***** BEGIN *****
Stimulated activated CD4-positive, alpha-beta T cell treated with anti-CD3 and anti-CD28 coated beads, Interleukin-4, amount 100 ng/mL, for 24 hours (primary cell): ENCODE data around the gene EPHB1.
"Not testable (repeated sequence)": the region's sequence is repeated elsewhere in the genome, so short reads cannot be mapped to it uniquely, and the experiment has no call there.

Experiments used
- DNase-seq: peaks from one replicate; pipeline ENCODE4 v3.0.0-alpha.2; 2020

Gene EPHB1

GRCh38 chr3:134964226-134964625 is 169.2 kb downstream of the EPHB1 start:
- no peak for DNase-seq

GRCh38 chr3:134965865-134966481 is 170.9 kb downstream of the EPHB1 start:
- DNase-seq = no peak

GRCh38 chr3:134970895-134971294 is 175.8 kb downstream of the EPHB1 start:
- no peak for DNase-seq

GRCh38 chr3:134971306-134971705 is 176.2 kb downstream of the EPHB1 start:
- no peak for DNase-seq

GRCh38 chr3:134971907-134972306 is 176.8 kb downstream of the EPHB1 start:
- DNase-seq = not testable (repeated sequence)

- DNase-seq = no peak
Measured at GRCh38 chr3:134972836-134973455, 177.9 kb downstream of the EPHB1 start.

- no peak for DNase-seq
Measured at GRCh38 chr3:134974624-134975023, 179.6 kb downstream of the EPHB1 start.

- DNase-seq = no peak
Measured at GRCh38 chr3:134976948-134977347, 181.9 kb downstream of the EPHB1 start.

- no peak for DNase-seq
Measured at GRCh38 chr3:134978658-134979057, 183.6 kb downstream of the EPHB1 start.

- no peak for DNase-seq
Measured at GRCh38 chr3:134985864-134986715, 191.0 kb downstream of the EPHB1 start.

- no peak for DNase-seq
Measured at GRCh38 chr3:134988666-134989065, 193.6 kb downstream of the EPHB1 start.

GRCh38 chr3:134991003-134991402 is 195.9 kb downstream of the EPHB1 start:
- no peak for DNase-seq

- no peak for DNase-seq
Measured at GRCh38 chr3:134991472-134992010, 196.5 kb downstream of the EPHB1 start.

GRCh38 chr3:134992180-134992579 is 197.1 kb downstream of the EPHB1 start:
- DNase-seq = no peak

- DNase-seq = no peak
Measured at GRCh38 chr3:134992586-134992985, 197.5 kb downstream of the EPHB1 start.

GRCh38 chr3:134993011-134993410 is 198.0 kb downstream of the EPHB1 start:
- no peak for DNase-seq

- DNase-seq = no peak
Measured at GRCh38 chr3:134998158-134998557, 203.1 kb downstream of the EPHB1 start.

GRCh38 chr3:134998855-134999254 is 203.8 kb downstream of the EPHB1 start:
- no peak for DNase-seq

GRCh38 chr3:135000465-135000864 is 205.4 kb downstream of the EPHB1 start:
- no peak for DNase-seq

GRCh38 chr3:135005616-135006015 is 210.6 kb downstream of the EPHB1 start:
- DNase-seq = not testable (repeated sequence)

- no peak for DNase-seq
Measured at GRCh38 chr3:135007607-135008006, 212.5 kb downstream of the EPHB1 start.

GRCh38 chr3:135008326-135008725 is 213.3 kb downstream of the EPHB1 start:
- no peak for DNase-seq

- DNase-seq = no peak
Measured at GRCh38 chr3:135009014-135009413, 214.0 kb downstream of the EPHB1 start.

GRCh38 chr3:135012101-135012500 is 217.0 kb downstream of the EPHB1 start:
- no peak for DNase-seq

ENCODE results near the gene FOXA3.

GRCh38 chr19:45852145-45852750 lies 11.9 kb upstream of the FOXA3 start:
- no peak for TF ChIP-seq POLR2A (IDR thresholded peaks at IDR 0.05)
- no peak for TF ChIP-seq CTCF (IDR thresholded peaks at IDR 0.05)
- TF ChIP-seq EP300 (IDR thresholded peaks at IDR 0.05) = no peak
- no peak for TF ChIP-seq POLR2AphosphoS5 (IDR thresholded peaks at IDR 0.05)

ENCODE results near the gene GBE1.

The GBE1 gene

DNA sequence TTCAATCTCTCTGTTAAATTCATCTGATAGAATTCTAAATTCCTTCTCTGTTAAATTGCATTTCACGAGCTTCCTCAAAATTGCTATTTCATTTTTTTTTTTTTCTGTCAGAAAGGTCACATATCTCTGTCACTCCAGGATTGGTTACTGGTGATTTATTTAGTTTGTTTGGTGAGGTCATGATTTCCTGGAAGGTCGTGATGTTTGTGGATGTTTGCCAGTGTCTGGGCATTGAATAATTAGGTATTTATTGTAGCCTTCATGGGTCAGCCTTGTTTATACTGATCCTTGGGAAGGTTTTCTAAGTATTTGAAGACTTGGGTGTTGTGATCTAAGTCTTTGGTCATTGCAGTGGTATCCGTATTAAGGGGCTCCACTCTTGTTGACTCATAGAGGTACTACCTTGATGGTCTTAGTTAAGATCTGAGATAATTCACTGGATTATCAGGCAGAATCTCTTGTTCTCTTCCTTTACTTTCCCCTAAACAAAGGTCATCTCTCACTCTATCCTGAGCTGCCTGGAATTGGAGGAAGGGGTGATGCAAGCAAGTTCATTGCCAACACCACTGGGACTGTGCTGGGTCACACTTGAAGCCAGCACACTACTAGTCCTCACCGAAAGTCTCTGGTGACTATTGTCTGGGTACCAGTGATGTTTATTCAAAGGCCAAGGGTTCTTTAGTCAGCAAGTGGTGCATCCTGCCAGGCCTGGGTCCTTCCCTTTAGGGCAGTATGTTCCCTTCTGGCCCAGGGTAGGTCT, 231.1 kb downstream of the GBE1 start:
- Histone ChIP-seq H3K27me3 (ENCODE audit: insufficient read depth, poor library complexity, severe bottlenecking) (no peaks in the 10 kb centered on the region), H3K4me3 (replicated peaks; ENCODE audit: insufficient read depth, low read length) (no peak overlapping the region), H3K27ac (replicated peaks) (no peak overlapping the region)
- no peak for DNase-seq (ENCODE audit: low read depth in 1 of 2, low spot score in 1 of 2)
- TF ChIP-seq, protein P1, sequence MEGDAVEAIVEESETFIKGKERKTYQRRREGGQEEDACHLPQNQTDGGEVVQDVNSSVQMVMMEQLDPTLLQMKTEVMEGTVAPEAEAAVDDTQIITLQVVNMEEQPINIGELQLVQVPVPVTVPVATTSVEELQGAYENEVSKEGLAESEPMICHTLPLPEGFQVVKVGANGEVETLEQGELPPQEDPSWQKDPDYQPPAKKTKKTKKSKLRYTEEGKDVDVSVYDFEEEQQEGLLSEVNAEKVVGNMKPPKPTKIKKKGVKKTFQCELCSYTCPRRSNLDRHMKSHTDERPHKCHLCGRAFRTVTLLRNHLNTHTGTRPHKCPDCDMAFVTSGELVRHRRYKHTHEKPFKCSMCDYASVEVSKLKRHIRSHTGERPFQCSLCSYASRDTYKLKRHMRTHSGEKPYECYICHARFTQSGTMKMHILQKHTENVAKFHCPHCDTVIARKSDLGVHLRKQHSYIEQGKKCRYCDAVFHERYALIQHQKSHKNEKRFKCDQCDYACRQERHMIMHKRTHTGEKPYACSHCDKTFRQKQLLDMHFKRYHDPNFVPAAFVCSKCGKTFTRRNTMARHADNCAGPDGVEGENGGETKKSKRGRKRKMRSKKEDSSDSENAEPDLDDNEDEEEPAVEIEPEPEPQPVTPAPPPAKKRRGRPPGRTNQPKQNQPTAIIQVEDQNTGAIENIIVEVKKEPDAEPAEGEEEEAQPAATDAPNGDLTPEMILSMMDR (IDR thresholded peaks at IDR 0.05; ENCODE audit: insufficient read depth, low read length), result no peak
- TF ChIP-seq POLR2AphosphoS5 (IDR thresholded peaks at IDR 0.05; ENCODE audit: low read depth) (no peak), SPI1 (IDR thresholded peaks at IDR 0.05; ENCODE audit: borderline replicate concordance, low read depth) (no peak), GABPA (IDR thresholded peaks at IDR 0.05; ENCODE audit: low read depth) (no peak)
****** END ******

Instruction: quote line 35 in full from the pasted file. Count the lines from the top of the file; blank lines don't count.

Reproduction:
Measured at GRCh38 chr3:134992586-134992985, 197.5 kb downstream of the EPHB1 start.